We’ve all seen the ads for auto insurance: “15 minutes can save you….” And it’s true, most of us could make a decision about auto insurance in 15 minutes. But the thought of making a decision about health insurance has most of us feeling like we need to set aside an entire weekend to work on it, or – worse – putting it off indefinitely because it is so daunting.
Purchasing Car Insurance Is Pretty Straightforward
Buying auto insurance is something most of us know how to do. We are required by law to have it, and, because employers have never sponsored it, it’s something we typically learn to purchase as a young adult. It is designed to protect against a “catastrophic” loss – an unexpected event that, if not covered, could cause significant financial loss. We recognize that it’s not intended to cover routine maintenance or even bigger ticket items that, while not exactly expected, are the kinds of things that are bound to happen as a car ages (exhaust systems, new brakes, etc.). We’ve learned that we need to budget for possible larger repairs, and I would bet most of us are able to do so reasonably well and that we get better at it over time. Even if we don’t have a lot of experience budgeting and paying for car issues, it is pretty straightforward to get cost estimates once something does happen, and we often have easily-understood choices as to whether and how to fix it.
I think most of us understand that increasing our deductible is a reasonable strategy for lowering our premium – as long as we can afford the deductible. We can do the math, assess our risk, factor in our risk tolerance, and decide on a policy. It’s a pretty basic financial budgeting and risk tolerance equation.
Purchasing Health Insurance Is Tricky
In comparison, health insurance befuddles even the best of us. By design, it blurs the lines between “catastrophic” protection and coverage for “routine maintenance,” since it typically does provide some coverage for preventive care, along with injury/illness-related care, regardless of the severity or the cause. This muddies the deductible/premium tradeoff decision significantly. I think most of us would admit that we don’t have a good idea of how and how much to budget for healthcare. Costs are not transparent, and we haven’t been in the habit of asking how much a procedure or medication costs before our doctor prescribes it. We also typically don’t have a good understanding or acknowledgement of our real health risks (for example, we tend to be in denial about the fact that the “wheels start to come off” as we head into late middle age).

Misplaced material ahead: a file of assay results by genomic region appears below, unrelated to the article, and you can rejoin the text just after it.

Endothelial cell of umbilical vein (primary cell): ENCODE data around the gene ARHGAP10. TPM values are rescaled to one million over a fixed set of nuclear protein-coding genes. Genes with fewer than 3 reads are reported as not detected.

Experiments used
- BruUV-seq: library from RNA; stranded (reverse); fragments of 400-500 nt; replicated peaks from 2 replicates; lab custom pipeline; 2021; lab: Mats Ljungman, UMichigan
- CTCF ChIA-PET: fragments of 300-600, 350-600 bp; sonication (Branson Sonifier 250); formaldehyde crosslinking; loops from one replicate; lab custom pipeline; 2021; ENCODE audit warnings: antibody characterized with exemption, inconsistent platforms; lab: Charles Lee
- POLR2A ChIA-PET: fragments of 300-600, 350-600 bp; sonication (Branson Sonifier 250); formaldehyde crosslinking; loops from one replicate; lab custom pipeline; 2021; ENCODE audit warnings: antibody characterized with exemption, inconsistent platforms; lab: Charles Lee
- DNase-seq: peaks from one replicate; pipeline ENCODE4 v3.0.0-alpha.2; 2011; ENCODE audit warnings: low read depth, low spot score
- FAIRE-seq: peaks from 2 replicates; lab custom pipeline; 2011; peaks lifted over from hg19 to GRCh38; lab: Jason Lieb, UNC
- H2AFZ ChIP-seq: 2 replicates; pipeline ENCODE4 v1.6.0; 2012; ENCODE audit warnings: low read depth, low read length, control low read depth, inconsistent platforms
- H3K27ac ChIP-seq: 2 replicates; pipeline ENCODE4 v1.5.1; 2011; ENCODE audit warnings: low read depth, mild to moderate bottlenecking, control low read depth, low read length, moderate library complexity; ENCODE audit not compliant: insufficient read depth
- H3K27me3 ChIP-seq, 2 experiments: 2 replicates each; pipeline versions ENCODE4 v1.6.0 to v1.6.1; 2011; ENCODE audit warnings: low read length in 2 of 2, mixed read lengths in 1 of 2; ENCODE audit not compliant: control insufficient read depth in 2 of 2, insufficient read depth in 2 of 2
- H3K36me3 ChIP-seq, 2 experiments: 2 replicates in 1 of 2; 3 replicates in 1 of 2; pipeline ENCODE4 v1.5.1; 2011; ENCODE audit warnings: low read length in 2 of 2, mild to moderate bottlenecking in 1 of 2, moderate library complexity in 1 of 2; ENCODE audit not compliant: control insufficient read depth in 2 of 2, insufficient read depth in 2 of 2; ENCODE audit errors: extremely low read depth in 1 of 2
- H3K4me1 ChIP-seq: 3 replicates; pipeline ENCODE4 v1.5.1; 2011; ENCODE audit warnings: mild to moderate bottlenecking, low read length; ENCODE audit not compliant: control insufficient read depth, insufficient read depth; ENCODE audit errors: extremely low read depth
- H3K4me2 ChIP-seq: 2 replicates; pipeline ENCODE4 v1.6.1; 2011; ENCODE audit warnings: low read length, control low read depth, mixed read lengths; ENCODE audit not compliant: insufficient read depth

Buying health insurance is simply not something most of us have learned to do well over time, particularly since employers have historically sponsored our health insurance. In addition to obscuring the true cost of insurance, this also typically meant that our choice was limited and the risk of making a truly bad decision for ourselves was minimized (and would effectively be “someone else’s fault” if the insurance didn’t work out well for us).
We have a ways to go before buying health insurance is as easy as buying auto insurance, but some forces are driving toward a better consumer experience. Having health insurance is now mandated, and consumers are getting savvier about the costs of health services as the data become more widely available and as they have more at stake under higher-deductible plans. We’re also learning how to frame the cost implications in a way that helps consumers make a better decision for themselves. Finally, with the emergence of more data, we can start providing better feedback to consumers about how well (or not) their choices worked – so they can learn to make better decisions over time.